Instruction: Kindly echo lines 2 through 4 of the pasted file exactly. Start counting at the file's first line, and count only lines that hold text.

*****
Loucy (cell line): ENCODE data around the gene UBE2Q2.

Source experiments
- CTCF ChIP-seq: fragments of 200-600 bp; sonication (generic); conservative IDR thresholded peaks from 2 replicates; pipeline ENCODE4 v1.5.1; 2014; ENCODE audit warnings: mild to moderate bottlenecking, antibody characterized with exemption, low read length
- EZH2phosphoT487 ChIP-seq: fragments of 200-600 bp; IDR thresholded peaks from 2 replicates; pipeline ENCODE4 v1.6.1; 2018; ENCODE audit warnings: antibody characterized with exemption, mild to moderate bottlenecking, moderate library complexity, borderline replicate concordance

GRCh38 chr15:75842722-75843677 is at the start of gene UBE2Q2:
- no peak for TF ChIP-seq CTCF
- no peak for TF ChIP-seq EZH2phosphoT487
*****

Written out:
Source experiments
- CTCF ChIP-seq: fragments of 200-600 bp; sonication (generic); conservative IDR thresholded peaks from 2 replicates; pipeline ENCODE4 v1.5.1; 2014; ENCODE audit warnings: mild to moderate bottlenecking, antibody characterized with exemption, low read length
- EZH2phosphoT487 ChIP-seq: fragments of 200-600 bp; IDR thresholded peaks from 2 replicates; pipeline ENCODE4 v1.6.1; 2018; ENCODE audit warnings: antibody characterized with exemption, mild to moderate bottlenecking, moderate library complexity, borderline replicate concordance